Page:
Alphabet's Miss Aside, U.S. Tech Has Topped Asia
(Bloomberg) -- Google parent Alphabet Inc.’s surprise sales disappointment overnight has been one of the few stumbles so far in an otherwise stellar showing for U.S.-listed technology giants, underscoring a growing divide with their more hardware-focused Asian peers.
Shares of Alphabet tumbled more than 7 percent in post-market trading in New York Monday, after first-quarter revenue fell short of expectations and Google’s advertising revenue rose at the slowest pace since 2015. Futures contracts on the Nasdaq 100 slumped as much as 0.4 percent.
Until we see how that plays out during regular trading hours on Tuesday, there’s another deviation happening: The NYSE FANG+ Index is up 25 percent this year, outstripping the MSCI Asia Pacific Information Technology Index as the biggest names in the Asia region benchmark including Samsung Electronics Co., Taiwan Semiconductor Manufacturing Co., SK Hynix Inc. and LG Display Co. -- all hardware makers -- have fallen short of analysts’ expectations so far this earnings season.
“Asia is the place that builds everybody’s machines that people use on an every day basis, and that’s the divergence you’re really seeing,” said Jeffrey Halley, senior market analyst at Oanda Asia Pacific Ltd. in Singapore. “The U.S., for example, has moved into software and service, and Asia is still building the boxes that house it all.”
Despite the earnings disappointments at Alphabet and electric car maker Tesla Inc., outperformance among other key names including Microsoft Corp., social media giants Twitter Inc. and Facebook Inc., as well as streaming service Netflix Inc. and online retail behemoth Amazon.com Inc., have helped picked up the slack. The FAANG stocks overall remain key contributors to the S&P 500’s ongoing push to new highs.
By contrast, Asian hardware makers are working in tighter margin industries and struggling with changing market dynamics. The move to cloud-based services and streaming has reduced the demand for more storage, while more expensive devices and a lack of game-changing innovation means consumers are holding onto their gadgets longer, Halley said.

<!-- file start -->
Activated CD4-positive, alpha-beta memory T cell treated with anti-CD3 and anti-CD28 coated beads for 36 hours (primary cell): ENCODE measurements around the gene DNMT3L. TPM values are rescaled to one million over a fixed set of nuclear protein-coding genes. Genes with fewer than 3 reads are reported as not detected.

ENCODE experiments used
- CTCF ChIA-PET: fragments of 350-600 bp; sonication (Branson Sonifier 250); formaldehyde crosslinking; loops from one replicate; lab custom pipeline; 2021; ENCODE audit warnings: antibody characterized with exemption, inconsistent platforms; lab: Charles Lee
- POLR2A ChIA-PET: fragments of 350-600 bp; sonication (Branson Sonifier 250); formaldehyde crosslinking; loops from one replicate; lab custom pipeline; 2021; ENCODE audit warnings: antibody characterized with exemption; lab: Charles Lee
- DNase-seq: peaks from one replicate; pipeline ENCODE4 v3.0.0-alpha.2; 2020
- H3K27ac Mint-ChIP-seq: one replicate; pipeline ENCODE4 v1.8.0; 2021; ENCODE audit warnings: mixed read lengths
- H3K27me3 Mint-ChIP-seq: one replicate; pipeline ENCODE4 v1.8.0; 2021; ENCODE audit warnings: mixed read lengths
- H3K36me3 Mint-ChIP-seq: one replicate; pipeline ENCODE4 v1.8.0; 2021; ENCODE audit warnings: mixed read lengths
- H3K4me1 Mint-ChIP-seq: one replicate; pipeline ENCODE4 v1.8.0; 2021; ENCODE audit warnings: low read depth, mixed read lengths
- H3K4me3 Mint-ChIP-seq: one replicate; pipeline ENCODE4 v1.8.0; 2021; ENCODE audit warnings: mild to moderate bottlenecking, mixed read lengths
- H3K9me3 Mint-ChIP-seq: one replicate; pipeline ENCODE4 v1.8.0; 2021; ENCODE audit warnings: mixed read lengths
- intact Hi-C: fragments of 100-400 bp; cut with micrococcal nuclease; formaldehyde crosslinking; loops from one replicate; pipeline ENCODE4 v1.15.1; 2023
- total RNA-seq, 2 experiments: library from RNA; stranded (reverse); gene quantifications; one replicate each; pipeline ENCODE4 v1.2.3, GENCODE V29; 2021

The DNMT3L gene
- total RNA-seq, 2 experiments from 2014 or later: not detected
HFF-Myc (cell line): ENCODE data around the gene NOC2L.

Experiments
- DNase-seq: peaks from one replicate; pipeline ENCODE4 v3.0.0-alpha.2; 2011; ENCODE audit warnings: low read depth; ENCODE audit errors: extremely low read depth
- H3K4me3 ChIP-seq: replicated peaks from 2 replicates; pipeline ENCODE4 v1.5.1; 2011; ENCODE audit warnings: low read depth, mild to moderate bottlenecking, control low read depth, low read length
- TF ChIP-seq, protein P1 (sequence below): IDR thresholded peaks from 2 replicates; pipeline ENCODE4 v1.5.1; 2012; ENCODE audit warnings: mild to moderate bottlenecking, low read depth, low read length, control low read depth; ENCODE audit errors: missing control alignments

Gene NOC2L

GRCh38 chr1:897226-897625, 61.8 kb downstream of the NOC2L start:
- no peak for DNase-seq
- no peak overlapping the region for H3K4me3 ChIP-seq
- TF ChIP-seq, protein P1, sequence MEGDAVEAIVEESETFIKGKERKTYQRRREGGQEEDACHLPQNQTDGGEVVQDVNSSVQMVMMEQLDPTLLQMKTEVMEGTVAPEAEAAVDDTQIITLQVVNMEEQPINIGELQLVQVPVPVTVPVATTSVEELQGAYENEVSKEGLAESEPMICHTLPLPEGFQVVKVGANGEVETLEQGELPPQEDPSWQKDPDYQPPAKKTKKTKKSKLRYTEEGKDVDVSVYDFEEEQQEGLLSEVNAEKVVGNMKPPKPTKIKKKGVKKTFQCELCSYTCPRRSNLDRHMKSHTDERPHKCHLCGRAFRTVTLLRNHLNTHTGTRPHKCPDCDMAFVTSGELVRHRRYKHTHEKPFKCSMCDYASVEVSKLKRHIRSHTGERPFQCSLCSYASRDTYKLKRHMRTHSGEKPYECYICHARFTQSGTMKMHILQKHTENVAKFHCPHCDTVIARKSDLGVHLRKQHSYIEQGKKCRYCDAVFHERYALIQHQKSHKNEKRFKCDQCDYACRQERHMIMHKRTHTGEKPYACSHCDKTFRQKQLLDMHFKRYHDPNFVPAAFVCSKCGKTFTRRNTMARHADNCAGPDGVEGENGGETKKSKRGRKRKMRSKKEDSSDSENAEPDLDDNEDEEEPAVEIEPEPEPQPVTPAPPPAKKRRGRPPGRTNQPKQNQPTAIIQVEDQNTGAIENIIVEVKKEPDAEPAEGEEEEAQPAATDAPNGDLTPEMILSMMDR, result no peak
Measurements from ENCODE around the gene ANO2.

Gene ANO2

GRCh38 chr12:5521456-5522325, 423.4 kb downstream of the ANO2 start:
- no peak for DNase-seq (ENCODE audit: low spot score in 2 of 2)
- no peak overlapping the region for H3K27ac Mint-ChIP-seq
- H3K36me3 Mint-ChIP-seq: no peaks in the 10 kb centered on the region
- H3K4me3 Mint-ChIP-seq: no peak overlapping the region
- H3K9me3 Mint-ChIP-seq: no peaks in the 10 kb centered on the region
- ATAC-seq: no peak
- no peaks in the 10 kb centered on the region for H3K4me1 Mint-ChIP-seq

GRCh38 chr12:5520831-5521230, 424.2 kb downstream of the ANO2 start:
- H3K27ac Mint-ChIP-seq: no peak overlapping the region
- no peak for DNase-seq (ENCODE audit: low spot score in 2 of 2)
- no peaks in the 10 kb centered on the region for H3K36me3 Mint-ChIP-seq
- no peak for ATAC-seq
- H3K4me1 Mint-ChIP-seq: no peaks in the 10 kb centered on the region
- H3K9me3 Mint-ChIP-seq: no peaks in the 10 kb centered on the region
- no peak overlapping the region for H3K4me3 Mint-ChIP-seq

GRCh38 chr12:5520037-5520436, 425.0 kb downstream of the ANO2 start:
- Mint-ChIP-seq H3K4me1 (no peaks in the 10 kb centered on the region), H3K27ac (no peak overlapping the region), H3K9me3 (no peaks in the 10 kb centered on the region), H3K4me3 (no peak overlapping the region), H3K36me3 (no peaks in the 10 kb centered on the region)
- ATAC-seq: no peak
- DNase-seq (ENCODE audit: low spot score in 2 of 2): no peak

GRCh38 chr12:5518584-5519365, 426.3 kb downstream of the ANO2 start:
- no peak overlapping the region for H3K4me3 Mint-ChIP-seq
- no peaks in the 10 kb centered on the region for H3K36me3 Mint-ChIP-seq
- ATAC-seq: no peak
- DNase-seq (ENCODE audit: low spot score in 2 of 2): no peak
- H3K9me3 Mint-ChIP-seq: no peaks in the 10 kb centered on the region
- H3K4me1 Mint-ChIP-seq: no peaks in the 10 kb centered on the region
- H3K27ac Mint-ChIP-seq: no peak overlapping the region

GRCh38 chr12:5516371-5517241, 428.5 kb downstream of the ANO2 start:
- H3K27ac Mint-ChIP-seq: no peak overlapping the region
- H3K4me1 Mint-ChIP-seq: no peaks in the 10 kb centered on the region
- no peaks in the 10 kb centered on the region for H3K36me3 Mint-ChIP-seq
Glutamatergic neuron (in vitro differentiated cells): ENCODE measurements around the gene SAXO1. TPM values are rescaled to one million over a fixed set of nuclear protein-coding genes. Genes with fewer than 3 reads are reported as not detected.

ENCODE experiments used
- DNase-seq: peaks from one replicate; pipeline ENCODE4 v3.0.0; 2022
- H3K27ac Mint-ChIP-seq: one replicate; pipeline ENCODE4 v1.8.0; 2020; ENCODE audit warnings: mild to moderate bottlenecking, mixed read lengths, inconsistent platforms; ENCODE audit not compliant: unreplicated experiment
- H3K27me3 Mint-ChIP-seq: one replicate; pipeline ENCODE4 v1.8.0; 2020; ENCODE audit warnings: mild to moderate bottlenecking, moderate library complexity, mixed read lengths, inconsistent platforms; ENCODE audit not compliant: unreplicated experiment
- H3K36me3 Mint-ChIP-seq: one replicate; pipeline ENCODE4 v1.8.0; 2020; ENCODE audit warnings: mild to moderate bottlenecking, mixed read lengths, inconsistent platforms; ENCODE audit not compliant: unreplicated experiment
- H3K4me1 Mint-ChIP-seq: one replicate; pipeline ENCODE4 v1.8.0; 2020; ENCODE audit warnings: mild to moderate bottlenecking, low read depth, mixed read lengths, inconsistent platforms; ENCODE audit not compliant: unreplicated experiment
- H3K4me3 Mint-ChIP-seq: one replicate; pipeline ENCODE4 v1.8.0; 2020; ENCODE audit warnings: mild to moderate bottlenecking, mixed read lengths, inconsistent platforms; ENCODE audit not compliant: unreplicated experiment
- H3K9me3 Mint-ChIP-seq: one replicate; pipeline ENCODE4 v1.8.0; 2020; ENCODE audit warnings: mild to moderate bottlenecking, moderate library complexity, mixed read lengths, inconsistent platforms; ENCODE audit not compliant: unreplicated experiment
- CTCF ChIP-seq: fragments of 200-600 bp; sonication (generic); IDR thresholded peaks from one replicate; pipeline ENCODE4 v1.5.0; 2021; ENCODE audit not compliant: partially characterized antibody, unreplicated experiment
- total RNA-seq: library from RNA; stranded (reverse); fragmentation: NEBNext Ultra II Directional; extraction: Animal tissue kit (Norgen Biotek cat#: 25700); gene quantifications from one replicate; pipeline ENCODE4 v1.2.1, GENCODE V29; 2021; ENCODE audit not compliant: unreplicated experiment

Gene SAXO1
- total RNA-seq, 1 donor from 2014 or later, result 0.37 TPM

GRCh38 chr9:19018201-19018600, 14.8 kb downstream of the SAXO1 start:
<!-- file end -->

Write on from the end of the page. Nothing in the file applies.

“If Samsung had its own operating system for its Galaxy phones, they would probably be making a lot more money, they wouldn’t be so subject to the whims of the global economy,” he said. “If people spend less around the world, there’s less stuff to sell and the prices will obviously fall.”
One factor impacting the performance of the Asia tech benchmark is that two of the largest names in the region aren’t in it -- Tencent Holdings Ltd. and Alibaba Group Holding Ltd., which are up at least 24 percent this year. MSCI Inc. has included the former in its communications services sub-index, and the latter its consumer discretionary grouping.
“If they were, that index would be looking a lot rosier. That still doesn’t change the fact the rest of the index is underperforming,” Halley said.
That’s not to say there aren’t headwinds facing the duo either. While the pair enjoy virtual dominance over the China market, they also must operate under a more controlling government presence, he said. Tencent is still recovering after China cracked down on the video game approval process last year.
- MSCI Asia Pacific Index ex-Japan down 0.5%
- Hong Kong’s Hang Seng Index down 0.5%; Hang Seng China Enterprises down 0.6%; Shanghai Composite up 0.4%; CSI 300 up 0.2%
- Taiwan’s Taiex index little changed
- South Korea’s Kospi index down 0.5%; Kospi 200 down 0.5%
- Australia’s S&P/ASX 200 down 0.5%; New Zealand’s S&P/NZX 50 little changed
- India’s S&P BSE Sensex Index down 0.7%; NSE Nifty 50 down 0.8%
- Singapore’s Straits Times Index down 0.4%; Malaysia’s KLCI up 0.2%; Philippine Stock Exchange Index up 0.2%; Jakarta Composite up 0.4%; Thailand’s SET up 0.4%; Vietnam’s VN Index up 0.6%
- S&P 500 e-mini futures down 0.1% after index closed little changed in last session
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